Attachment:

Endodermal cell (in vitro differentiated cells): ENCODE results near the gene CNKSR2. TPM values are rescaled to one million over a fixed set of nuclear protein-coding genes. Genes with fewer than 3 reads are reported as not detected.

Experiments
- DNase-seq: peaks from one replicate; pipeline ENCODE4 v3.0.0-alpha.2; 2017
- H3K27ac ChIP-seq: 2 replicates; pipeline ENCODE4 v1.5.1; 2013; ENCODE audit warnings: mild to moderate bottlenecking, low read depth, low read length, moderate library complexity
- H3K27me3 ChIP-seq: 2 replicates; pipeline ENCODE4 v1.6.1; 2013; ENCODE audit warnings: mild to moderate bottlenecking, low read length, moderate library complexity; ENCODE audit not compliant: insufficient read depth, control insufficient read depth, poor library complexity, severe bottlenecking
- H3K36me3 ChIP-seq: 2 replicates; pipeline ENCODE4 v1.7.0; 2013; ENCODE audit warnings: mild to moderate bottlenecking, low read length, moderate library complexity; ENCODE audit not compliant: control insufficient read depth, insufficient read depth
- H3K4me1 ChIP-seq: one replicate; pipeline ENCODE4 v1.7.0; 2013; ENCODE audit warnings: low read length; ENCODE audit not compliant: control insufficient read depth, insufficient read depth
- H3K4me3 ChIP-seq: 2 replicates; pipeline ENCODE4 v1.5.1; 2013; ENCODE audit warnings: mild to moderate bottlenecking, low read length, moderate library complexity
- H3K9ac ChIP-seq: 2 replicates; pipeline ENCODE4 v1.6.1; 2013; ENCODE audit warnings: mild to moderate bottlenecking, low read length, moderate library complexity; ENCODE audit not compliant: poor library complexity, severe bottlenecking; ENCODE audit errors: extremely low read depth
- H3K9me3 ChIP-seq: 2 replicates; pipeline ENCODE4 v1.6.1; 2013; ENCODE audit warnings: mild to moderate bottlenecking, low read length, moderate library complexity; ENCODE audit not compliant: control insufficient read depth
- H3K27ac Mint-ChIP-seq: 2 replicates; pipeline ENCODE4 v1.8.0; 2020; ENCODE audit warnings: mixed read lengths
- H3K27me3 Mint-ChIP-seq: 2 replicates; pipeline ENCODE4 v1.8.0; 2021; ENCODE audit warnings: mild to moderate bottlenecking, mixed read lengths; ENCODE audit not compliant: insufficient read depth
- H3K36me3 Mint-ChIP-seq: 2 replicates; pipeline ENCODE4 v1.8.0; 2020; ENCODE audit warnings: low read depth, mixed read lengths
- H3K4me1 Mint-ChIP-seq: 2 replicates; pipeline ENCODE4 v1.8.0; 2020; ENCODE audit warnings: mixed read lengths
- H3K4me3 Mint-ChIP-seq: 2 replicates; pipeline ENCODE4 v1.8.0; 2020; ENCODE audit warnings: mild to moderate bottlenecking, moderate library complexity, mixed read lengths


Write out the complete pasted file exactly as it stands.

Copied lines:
Endodermal cell (in vitro differentiated cells): ENCODE results near the gene CNKSR2. TPM values are rescaled to one million over a fixed set of nuclear protein-coding genes. Genes with fewer than 3 reads are reported as not detected.

Experiments
- DNase-seq: peaks from one replicate; pipeline ENCODE4 v3.0.0-alpha.2; 2017
- H3K27ac ChIP-seq: 2 replicates; pipeline ENCODE4 v1.5.1; 2013; ENCODE audit warnings: mild to moderate bottlenecking, low read depth, low read length, moderate library complexity
- H3K27me3 ChIP-seq: 2 replicates; pipeline ENCODE4 v1.6.1; 2013; ENCODE audit warnings: mild to moderate bottlenecking, low read length, moderate library complexity; ENCODE audit not compliant: insufficient read depth, control insufficient read depth, poor library complexity, severe bottlenecking
- H3K36me3 ChIP-seq: 2 replicates; pipeline ENCODE4 v1.7.0; 2013; ENCODE audit warnings: mild to moderate bottlenecking, low read length, moderate library complexity; ENCODE audit not compliant: control insufficient read depth, insufficient read depth
- H3K4me1 ChIP-seq: one replicate; pipeline ENCODE4 v1.7.0; 2013; ENCODE audit warnings: low read length; ENCODE audit not compliant: control insufficient read depth, insufficient read depth
- H3K4me3 ChIP-seq: 2 replicates; pipeline ENCODE4 v1.5.1; 2013; ENCODE audit warnings: mild to moderate bottlenecking, low read length, moderate library complexity
- H3K9ac ChIP-seq: 2 replicates; pipeline ENCODE4 v1.6.1; 2013; ENCODE audit warnings: mild to moderate bottlenecking, low read length, moderate library complexity; ENCODE audit not compliant: poor library complexity, severe bottlenecking; ENCODE audit errors: extremely low read depth
- H3K9me3 ChIP-seq: 2 replicates; pipeline ENCODE4 v1.6.1; 2013; ENCODE audit warnings: mild to moderate bottlenecking, low read length, moderate library complexity; ENCODE audit not compliant: control insufficient read depth
- H3K27ac Mint-ChIP-seq: 2 replicates; pipeline ENCODE4 v1.8.0; 2020; ENCODE audit warnings: mixed read lengths
- H3K27me3 Mint-ChIP-seq: 2 replicates; pipeline ENCODE4 v1.8.0; 2021; ENCODE audit warnings: mild to moderate bottlenecking, mixed read lengths; ENCODE audit not compliant: insufficient read depth
- H3K36me3 Mint-ChIP-seq: 2 replicates; pipeline ENCODE4 v1.8.0; 2020; ENCODE audit warnings: low read depth, mixed read lengths
- H3K4me1 Mint-ChIP-seq: 2 replicates; pipeline ENCODE4 v1.8.0; 2020; ENCODE audit warnings: mixed read lengths
- H3K4me3 Mint-ChIP-seq: 2 replicates; pipeline ENCODE4 v1.8.0; 2020; ENCODE audit warnings: mild to moderate bottlenecking, moderate library complexity, mixed read lengths